Tuesday, March 4, 2014

“The fight for contingent faculty parallels the struggles of other contingent workers”



 “In North America, a significant proportion of work in higher education is performed by contingent faculty. This is the same phenomenon affecting employment in other sectors in health care, in communications, and in business. In the name of increased corporatization, scarce resources, competition between institutions and a flexible labor market, our working conditions have degenerated. This is why, across North America, we have chosen union and collective action. What was true for workers in the 19th century is true for contract faculty in the 21st century: we are stronger together!

“We, contingent faculty from across North America… are committed to our movement's common struggle to end the exploitation generated by contingency. We seek the recognition of our contribution to quality education and to improve our working conditions. We pledge to continue the struggle, to help one another and to provide support and solidarity from Mexico to Rimouski, from Vancouver to Boston.”

“…The Coalition of Contingent Academic Labor (COCAL) world view recognizes that the fight for contingent faculty parallels the struggles of other contingent workers; many members also participate in The North American Alliance for Fair Employment (NAFFE), a broader network concerned about the growth of contingent work in general. COCAL sees the strength and freedom of faculty as a key to maintaining accessible, quality higher education and, ultimately, free inquiry for a democratic society…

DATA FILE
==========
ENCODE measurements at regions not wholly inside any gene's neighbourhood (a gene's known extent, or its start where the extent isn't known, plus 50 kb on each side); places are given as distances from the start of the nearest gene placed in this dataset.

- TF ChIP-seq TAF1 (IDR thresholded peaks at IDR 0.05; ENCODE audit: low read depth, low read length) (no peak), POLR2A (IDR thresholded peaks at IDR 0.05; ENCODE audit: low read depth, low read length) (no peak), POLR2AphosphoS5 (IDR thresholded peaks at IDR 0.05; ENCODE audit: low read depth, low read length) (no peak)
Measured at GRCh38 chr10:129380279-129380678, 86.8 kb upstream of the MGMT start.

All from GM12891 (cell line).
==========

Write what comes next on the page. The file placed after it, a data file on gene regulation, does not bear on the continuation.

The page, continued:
“COCAL is a biennial conference and a network of North American activists working to improve higher education through the collective achievement of job reliability, livable wages, academic freedom, and time and resources for academic research and professional development for contingent academic laborers. 

“COCAL is not affiliated with any single labor union and promotes grassroots contingent faculty organizing through events like Campus Equity Week. To achieve its aims, COCAL dedicates itself to alerting the broader community about the trends that undermine the tenets of higher education by staging media events, improving legislation concerning higher education and so-called accountability efforts, and identifying colleagues at institutions and assisting them in forming collective bargaining units and negotiating strong contracts. 

“…In December 1996, the first National Congress of Adjunct, Part-time, Graduate Teaching Assistants, and Non-Tenure Track Faculty Conference was held in Washington, D.C. This conference ran concurrent with the Modern Language Association (MLA) conference in D.C. that year, at which the Graduate Student Caucus held a panel (moderated by Eric Marshall) on ‘Making the MLA More Proactive’ in part-time faculty issues. Both the MLA panel and the National Congress conference were well-attended and very successful, attracting people from all over the country… 

“[At this time], the group renamed itself ‘The Coalition of Contingent Academic Labor,’ and a steering committee was formed. It was decided that the 3rd Annual conference would be held the following year in Boston in April 1999. This conference was hosted by activists from the University of Massachusetts, Boston (UMB) Part-time Faculty Committee of the Faculty-Staff Union (FSU), an affiliate of the National Education Association. 

“Building on earlier success from 1986, and with state budget surpluses emerging out of the recession of the early seventies, the Part-time Faculty Committee spurred FSU to vigorous support of part-time faculty issues. They achieved major gains in June 1998, including the reclassification of PT faculty teach two sections as salaried half-time employees with full medical, dental, and retirement benefits, and a floor of $4000.00/course…






No comments:

Post a Comment